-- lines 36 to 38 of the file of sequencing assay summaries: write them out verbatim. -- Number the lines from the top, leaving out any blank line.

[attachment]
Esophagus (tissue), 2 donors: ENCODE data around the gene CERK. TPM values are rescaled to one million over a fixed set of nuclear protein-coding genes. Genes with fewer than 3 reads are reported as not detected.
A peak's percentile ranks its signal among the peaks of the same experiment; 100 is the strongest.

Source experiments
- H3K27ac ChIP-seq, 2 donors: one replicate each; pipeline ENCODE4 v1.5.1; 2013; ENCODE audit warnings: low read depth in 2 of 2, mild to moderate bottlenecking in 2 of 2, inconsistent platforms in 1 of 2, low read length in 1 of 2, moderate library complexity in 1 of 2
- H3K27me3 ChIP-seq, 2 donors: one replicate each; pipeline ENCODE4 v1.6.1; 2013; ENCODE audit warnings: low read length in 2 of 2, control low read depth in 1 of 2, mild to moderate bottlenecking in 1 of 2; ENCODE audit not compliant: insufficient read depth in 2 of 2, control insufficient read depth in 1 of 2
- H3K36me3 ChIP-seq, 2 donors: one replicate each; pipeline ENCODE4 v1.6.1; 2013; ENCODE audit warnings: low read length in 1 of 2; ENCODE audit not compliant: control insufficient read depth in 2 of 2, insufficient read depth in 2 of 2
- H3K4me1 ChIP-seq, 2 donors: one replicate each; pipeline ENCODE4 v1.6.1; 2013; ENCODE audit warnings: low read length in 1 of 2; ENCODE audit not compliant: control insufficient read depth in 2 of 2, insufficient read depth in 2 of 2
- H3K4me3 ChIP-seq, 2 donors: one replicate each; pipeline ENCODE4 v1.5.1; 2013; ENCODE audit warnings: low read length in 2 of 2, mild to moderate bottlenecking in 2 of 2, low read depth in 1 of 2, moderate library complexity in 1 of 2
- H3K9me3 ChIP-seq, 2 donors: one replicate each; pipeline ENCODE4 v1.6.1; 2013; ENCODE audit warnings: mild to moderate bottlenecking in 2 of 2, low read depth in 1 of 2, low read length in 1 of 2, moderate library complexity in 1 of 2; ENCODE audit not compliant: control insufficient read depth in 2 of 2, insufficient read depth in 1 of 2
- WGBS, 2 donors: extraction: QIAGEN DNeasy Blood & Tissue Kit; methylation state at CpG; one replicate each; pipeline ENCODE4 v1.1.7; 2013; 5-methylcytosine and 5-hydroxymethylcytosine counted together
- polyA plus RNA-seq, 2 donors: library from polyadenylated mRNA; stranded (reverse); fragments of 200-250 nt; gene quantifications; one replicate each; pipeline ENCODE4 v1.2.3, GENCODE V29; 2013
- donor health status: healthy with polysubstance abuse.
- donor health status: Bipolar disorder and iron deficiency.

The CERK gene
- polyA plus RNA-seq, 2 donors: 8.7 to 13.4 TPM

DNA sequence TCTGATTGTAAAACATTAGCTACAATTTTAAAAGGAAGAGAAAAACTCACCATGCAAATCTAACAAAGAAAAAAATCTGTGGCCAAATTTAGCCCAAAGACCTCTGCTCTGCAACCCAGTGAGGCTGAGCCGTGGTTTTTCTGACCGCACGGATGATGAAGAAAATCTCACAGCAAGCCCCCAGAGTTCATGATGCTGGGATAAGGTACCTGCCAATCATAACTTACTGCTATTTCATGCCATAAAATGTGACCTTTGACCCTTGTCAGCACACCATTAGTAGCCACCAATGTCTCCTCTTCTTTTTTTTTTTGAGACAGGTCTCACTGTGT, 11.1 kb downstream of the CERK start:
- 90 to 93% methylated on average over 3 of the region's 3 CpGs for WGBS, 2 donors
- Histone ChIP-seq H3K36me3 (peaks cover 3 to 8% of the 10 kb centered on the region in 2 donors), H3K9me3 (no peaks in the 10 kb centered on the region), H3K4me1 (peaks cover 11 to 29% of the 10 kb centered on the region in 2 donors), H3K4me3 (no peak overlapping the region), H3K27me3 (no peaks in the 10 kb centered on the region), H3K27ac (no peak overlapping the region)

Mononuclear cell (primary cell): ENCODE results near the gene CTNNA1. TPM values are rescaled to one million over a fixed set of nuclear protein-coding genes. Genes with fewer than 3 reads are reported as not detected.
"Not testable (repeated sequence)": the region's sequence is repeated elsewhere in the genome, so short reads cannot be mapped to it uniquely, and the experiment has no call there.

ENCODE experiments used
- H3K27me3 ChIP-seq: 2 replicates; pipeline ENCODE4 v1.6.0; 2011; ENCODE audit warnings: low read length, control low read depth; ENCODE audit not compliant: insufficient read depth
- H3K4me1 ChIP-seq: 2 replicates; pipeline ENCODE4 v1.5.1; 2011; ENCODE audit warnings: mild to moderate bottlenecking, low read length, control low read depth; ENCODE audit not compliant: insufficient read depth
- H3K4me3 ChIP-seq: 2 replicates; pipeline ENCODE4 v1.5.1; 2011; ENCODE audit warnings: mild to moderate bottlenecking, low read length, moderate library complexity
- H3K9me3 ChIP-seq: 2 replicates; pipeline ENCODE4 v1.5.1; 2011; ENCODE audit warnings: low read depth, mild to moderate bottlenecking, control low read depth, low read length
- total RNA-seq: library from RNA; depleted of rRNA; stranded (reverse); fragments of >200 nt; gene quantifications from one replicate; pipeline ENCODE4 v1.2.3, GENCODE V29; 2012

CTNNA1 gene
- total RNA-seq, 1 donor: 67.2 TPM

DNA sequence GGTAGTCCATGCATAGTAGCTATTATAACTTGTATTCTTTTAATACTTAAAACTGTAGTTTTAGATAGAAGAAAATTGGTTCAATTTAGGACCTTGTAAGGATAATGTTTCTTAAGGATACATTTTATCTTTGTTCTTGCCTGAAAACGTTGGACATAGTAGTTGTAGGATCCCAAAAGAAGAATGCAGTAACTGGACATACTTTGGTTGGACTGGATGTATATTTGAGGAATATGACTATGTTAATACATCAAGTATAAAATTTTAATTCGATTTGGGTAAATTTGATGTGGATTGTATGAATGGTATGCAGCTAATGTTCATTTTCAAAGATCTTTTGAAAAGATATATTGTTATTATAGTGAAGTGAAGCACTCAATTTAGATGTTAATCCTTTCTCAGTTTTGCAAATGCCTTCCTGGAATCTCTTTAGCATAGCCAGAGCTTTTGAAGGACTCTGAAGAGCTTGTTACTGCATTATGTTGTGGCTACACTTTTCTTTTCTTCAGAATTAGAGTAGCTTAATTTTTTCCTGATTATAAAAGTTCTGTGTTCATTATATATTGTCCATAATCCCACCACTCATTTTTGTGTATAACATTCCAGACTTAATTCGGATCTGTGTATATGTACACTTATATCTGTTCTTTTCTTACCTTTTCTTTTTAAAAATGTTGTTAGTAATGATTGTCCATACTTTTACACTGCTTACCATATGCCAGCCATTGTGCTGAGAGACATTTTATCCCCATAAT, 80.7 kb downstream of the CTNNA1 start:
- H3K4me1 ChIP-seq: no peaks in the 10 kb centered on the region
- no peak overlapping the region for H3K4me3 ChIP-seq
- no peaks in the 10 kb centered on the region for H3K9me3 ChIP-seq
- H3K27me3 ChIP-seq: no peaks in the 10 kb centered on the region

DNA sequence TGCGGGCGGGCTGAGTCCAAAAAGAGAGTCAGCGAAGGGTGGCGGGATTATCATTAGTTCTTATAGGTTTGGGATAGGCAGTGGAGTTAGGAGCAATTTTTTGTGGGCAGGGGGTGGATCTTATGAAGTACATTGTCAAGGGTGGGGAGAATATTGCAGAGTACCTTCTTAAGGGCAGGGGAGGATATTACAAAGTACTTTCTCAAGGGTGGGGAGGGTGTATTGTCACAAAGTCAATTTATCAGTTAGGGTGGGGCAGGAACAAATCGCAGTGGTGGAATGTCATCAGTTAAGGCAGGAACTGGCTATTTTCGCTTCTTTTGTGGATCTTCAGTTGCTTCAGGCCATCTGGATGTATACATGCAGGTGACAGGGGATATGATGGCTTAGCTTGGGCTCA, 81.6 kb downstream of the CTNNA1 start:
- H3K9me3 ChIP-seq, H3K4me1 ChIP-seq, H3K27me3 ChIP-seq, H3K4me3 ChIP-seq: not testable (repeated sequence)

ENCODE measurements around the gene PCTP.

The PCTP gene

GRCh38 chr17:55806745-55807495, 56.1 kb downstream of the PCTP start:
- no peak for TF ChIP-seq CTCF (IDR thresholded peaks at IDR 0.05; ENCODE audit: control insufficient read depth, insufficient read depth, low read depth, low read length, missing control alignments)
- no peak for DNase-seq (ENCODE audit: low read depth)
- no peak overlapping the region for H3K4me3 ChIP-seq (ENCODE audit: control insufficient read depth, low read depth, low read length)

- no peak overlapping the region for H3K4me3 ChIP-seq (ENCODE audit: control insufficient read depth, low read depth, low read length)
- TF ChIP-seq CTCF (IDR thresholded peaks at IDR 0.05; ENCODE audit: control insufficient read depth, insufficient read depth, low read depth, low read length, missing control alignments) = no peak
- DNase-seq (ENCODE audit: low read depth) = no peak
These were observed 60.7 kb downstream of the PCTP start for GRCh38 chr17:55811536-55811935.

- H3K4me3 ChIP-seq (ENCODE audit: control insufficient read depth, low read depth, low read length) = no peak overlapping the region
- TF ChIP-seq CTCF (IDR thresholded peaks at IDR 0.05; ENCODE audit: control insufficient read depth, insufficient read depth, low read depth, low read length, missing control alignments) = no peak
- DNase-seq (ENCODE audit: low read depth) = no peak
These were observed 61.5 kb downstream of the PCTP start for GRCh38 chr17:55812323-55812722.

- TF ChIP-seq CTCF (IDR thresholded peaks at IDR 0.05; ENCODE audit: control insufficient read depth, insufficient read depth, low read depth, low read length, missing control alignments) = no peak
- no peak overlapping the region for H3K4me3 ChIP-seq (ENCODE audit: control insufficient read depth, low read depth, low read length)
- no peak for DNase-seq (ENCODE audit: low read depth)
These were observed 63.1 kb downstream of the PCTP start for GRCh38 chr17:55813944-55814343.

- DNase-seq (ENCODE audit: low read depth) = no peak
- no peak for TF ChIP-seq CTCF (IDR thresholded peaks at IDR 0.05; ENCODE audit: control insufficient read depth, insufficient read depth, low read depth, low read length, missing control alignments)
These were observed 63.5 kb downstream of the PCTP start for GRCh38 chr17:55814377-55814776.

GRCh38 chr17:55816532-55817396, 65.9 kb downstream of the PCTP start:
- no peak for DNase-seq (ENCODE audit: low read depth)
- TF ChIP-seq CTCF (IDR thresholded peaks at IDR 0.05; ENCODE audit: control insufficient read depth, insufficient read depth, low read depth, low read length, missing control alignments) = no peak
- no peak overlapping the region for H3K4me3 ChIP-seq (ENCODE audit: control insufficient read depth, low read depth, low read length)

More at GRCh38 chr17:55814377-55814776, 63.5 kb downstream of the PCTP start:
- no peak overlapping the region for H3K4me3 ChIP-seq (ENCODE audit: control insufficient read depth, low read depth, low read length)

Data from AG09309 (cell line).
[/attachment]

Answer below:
ENCODE measurements around the gene PCTP.

The PCTP gene

GRCh38 chr17:55806745-55807495, 56.1 kb downstream of the PCTP start: